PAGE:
The downside of the mini device is that sending an actual message is not very easy and quick. The Garmin Montana 700i however, has a large screen and full touchscreen keyboard so besides a navigation system, you can easily and quickly send a message to a friend or ask for help when you find yourself somewhere remote and in need of help.
Compared to the Garmin ZumoXT that I was using before, this device also has a lot more options for waypoint management and comes in a much sturdier format and in a stronger holder for your motorcycle.
I've now been using the Montana 700i for a while now and I have gotten used to all the functions and things you can do with it. I have to say it's the most versatile navigation system I've used so far and it just gives me a peace of mind to know the InReach is always working when you ride somewhere remotely and alone!
I've got quite an extensive toolkit with me (which I hopefully won't need very often!), and the most important tools have to do with tires. Depending on the terrain that I ride on, I regularly check my tyre pressure with a simple, old school, indestructible little gauge. If necessary, I put some air back in my tires with a small pump, which I can plug into a SAE connector which is directly connected to the motorcycle battery.
Since I don't have a midstand on my motorcycle, and changing a flat tyre without one is quite a hassle (you must either find a big rock, or lay the bike flat on the ground - both are not ideal, as I found out the hard way), I've now brought a small motorcycle trail jack for the first time. Let’s hope I don’t have to use it.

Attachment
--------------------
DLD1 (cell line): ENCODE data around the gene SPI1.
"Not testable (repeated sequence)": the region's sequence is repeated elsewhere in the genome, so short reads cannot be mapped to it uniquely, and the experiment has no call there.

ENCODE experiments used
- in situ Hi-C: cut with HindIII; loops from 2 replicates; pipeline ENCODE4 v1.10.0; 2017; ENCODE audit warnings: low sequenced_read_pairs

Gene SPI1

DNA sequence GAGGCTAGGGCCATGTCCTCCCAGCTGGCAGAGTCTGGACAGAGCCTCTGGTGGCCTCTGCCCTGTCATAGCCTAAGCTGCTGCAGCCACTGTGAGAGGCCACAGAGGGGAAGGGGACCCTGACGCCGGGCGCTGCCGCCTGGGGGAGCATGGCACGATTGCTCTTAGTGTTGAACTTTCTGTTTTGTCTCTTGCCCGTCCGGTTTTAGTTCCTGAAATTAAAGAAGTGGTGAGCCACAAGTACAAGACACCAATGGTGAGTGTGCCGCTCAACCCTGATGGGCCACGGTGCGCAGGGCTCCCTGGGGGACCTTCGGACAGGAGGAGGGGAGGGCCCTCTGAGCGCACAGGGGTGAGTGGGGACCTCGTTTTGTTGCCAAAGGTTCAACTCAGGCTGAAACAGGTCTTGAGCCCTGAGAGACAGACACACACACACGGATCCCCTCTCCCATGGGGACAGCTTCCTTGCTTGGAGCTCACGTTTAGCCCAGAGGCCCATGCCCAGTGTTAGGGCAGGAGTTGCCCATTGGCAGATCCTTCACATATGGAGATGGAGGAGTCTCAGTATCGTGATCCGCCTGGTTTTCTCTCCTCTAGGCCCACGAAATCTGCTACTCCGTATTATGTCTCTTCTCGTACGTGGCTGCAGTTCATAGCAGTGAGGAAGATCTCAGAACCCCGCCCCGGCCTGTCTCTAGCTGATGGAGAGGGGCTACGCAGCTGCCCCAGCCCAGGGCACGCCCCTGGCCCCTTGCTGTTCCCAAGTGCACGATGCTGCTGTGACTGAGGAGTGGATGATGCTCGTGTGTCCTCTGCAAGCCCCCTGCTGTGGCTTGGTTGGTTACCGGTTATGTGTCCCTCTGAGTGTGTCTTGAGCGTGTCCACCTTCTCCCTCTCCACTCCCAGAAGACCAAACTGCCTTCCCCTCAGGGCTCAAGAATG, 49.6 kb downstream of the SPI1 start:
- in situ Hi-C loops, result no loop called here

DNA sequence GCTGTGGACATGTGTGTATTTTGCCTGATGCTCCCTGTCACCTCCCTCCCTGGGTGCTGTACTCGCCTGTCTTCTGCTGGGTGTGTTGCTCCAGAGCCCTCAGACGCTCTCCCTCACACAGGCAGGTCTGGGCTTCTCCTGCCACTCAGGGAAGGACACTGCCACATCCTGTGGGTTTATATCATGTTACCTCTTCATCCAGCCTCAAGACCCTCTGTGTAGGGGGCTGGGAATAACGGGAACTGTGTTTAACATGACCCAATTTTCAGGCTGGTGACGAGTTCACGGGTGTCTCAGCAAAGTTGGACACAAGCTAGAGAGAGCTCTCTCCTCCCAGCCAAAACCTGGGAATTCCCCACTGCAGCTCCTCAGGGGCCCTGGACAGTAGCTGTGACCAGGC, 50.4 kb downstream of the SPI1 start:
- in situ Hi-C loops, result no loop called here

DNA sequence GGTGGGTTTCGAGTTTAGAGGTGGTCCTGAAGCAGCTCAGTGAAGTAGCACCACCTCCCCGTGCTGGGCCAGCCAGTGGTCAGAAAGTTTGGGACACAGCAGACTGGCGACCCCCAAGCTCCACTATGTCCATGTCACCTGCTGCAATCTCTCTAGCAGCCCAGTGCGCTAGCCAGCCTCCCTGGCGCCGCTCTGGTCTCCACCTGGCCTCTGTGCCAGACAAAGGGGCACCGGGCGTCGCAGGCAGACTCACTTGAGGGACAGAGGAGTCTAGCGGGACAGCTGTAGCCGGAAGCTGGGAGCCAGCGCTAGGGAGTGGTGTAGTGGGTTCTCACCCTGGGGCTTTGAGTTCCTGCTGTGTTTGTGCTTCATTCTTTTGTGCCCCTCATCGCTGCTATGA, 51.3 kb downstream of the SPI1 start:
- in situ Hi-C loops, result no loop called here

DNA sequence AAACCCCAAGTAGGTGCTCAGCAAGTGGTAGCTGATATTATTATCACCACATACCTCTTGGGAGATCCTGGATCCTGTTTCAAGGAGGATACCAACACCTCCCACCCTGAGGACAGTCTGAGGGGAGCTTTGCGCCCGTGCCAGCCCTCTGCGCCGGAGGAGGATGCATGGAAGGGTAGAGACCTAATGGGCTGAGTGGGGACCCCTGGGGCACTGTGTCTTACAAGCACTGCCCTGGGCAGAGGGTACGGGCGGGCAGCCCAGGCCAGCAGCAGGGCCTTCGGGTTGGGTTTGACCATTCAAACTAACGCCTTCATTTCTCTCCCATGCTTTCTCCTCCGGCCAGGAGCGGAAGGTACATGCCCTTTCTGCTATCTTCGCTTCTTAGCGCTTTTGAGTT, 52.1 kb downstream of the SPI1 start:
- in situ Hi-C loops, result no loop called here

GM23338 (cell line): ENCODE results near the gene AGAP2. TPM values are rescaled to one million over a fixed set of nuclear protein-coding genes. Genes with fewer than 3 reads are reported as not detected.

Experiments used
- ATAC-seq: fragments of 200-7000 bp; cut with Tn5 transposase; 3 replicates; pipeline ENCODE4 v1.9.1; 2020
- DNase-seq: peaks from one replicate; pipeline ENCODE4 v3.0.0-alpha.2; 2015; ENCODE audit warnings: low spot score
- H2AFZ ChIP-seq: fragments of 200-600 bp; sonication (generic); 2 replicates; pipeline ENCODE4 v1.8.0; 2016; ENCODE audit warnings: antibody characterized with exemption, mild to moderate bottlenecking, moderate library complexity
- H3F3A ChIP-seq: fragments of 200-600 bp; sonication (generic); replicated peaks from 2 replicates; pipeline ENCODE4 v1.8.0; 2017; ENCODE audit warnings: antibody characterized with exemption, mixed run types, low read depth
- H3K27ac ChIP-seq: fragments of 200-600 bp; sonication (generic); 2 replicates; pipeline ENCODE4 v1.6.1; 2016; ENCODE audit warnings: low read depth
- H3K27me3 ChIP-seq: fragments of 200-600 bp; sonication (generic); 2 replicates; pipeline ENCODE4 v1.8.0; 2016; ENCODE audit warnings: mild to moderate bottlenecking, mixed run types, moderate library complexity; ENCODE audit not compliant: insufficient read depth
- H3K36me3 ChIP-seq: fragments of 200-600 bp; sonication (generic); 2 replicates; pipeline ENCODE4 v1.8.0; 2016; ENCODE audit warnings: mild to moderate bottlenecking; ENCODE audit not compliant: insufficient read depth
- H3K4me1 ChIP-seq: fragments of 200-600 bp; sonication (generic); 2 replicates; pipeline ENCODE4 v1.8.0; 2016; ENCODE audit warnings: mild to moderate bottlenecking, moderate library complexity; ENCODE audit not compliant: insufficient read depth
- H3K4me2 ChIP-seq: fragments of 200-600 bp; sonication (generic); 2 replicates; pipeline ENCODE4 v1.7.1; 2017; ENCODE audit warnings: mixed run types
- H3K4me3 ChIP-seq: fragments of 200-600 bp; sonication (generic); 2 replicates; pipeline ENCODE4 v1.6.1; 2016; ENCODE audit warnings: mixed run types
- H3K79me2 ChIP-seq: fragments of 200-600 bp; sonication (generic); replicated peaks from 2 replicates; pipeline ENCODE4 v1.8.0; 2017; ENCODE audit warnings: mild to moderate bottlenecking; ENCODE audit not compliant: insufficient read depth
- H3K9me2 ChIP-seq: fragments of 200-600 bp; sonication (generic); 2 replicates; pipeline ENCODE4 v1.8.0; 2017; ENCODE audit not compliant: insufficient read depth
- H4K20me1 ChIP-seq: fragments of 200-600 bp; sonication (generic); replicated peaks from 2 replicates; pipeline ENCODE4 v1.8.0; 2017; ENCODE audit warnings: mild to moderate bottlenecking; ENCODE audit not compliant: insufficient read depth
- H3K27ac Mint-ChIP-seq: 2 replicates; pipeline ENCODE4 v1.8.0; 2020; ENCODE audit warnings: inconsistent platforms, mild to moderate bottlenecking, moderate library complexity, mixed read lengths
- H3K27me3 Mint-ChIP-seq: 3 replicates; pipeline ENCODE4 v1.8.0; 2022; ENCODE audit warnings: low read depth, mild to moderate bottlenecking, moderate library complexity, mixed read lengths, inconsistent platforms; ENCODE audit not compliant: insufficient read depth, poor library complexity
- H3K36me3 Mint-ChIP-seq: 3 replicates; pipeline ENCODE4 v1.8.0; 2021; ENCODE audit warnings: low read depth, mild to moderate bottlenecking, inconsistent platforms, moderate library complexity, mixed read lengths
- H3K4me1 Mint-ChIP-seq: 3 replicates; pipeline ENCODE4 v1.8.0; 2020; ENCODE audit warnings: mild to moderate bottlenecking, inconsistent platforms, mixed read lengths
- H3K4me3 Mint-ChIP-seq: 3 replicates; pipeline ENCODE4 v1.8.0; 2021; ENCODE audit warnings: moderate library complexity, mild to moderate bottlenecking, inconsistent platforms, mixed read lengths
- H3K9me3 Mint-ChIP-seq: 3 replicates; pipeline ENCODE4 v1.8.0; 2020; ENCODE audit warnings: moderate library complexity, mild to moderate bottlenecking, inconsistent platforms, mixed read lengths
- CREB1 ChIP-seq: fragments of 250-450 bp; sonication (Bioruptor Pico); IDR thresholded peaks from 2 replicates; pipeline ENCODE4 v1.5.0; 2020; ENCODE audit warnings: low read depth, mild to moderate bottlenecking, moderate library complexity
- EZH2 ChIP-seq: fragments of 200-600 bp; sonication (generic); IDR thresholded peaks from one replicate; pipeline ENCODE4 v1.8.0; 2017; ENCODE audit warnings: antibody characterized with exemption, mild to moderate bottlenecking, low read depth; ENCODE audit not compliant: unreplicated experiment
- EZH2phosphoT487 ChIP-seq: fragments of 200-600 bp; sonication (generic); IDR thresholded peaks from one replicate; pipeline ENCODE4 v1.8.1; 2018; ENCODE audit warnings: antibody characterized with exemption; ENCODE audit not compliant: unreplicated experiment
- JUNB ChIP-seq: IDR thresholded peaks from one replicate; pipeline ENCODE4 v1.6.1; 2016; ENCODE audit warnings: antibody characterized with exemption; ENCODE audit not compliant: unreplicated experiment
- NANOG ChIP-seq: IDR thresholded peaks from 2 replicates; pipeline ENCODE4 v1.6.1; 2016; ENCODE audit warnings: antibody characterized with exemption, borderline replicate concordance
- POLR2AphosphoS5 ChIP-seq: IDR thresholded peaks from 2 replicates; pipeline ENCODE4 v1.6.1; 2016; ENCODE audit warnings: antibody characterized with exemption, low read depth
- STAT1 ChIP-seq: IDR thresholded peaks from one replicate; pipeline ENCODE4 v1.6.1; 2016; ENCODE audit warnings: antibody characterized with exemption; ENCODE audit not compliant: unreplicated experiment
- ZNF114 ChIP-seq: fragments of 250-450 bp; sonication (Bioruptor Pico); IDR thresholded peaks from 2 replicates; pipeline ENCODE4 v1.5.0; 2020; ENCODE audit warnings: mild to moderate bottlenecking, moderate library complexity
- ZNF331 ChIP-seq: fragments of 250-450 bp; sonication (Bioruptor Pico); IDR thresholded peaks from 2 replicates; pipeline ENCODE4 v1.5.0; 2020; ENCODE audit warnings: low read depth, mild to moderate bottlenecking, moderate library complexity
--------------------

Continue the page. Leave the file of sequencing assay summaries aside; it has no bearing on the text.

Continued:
Here an overview of my tyre tools for season 6:
|Tyre pressure gauge
My filming equipment is quite solid these days. I use GoPro for filming while riding and for droning I use DJI drones. I mount one GoPro to my helmet, and have one attached to the handlebar. When I walk around I use the GoPro with an external microphone and a mediamod that connects the microphone to the GoPro. At the end of a riding day, I put the material on a SSD harddisk, and when I have time I edit my videos on my laptop with FinalCutPro.
If you are curious about how I create my videos in more detail. Please check out my online course Motorcycle Vlogging 101. Once bought, you will receive all the information you need to film and edit your own vlogs. You will also have life long acces to the course which I will update about twice a year.
That's it - the most important pieces of gear and equipment that I am using this season. In case you missed it, in the first episode of season 6 I talk in more detail about my bike. In the second episode I talk in more detail about the gear and equipment for season 6.
Was waiting for this.
2 questions about the Helmet, do you also have the problem of rainwater running in between the pinlock en the visor due to the pointy visor on the tour X4?
Second is the quick release for the goggles, the link to them doesn't work. Could find something but can you maybe show it in one of your video's how it's mounted on the helmet? It looks like a really convenient system.
And i'm also really glad your on the rad again, love to join you on your rides and even when i'm on one of my own trips i hope to get a proper connection to watch at the end of the day. One time a was hanging out of a window in a B&B in Italy on the border with Slovenia to get a signal, that's what you get when travelling where not everybody goes (but you get great experiences in return).